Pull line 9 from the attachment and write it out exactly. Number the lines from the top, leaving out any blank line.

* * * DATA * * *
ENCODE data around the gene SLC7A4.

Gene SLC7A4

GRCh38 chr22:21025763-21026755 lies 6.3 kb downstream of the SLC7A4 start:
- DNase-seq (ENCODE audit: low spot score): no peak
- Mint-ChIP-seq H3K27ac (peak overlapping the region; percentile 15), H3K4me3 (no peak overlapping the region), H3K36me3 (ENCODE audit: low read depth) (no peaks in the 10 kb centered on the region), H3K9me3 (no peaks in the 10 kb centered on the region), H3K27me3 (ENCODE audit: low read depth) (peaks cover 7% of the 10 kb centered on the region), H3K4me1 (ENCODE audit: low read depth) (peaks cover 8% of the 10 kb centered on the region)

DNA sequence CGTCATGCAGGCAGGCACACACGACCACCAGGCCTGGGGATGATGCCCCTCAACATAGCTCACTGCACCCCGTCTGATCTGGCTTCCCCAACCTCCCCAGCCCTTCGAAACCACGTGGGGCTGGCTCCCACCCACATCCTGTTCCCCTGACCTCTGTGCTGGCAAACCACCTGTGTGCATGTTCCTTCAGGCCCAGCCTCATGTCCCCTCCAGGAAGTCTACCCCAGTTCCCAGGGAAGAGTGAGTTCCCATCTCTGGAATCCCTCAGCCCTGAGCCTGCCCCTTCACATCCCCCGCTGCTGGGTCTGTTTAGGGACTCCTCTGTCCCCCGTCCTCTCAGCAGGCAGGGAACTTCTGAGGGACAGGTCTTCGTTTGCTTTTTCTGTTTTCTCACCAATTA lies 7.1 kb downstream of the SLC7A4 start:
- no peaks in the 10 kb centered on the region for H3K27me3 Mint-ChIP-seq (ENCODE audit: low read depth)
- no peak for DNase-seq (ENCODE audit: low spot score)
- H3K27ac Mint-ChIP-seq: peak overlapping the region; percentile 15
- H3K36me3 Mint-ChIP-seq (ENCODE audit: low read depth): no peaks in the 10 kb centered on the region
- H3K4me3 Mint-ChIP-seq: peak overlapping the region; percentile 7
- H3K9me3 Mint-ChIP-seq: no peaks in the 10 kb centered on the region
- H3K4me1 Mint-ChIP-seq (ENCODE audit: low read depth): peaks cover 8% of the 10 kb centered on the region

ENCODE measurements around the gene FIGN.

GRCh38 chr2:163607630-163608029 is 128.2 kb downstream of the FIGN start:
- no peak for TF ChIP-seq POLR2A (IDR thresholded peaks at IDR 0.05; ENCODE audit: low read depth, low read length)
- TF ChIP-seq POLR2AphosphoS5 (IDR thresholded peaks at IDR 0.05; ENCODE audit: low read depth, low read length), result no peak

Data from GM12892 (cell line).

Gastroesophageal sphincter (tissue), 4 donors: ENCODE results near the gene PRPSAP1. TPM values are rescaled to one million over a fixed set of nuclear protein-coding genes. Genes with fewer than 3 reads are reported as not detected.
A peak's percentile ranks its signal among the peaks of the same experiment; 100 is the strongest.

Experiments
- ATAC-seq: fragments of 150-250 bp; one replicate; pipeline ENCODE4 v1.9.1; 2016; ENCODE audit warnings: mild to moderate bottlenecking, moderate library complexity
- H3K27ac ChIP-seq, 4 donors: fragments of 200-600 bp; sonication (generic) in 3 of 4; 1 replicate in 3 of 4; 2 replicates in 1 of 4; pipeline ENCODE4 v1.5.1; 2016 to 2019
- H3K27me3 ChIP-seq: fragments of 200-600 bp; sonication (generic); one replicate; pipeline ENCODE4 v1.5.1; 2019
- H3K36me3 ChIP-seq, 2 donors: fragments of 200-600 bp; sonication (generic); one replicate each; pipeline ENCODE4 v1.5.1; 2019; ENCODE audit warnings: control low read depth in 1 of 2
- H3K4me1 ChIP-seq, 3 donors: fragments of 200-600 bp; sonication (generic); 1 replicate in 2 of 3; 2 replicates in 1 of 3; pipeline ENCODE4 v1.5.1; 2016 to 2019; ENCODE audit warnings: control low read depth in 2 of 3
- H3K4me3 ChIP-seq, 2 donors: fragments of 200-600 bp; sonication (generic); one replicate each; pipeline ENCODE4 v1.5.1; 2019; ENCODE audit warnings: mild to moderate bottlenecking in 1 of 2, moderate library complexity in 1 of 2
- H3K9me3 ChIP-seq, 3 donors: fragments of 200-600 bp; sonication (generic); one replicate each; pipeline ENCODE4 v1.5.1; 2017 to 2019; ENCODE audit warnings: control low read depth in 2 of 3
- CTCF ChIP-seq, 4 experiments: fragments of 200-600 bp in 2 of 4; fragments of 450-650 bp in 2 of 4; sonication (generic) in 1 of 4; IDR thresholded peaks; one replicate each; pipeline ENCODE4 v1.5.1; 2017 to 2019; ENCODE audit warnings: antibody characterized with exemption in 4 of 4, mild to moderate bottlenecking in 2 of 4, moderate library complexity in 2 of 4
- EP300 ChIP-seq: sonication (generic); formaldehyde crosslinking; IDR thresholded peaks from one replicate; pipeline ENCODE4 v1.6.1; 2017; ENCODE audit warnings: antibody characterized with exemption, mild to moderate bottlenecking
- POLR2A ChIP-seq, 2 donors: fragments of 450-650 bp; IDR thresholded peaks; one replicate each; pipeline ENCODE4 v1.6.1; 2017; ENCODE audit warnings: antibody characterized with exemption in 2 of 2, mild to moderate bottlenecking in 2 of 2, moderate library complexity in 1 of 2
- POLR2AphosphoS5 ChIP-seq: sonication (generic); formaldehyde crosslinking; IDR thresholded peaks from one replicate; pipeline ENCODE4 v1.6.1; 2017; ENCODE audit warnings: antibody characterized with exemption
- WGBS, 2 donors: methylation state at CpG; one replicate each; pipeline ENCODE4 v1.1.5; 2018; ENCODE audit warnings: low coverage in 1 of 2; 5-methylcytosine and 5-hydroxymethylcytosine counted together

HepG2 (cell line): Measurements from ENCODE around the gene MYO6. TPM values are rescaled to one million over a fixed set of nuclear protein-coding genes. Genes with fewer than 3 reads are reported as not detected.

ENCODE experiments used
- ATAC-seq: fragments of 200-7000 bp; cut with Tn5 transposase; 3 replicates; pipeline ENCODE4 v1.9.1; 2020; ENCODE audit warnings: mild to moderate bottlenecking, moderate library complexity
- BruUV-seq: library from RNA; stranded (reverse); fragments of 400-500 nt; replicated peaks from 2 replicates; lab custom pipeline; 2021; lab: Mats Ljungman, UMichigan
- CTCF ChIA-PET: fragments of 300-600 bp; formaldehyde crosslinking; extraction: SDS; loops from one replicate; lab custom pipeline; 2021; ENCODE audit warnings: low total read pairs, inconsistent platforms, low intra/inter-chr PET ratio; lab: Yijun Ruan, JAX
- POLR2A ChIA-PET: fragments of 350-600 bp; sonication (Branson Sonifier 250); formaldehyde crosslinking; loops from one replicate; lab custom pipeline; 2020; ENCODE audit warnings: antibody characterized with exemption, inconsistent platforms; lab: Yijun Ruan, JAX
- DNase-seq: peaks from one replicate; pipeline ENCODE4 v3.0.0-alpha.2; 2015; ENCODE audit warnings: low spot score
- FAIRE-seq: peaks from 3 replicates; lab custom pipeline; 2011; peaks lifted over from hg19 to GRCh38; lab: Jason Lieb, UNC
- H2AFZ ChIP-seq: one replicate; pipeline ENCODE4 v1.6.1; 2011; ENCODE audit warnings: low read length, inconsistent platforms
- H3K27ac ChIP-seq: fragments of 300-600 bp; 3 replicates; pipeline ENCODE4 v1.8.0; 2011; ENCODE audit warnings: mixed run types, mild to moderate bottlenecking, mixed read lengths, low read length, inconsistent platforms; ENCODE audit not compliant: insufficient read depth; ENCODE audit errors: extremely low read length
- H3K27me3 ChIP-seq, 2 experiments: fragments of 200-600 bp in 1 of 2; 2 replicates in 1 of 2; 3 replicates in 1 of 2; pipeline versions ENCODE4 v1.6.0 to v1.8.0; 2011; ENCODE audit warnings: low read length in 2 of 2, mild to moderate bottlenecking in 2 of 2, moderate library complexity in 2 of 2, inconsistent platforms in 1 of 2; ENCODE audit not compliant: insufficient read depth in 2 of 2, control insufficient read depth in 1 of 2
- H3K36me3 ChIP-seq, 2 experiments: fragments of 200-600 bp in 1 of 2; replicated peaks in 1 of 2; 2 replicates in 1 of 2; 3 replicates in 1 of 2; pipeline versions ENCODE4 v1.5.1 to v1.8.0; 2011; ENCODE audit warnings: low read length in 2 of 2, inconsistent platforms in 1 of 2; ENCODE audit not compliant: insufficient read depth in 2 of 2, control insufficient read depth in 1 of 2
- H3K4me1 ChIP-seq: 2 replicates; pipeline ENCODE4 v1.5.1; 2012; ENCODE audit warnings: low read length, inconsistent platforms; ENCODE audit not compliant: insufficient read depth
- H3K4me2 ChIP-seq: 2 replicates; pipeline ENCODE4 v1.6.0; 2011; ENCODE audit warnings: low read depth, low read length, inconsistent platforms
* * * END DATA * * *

- H3K27ac Mint-ChIP-seq: peak overlapping the region; percentile 15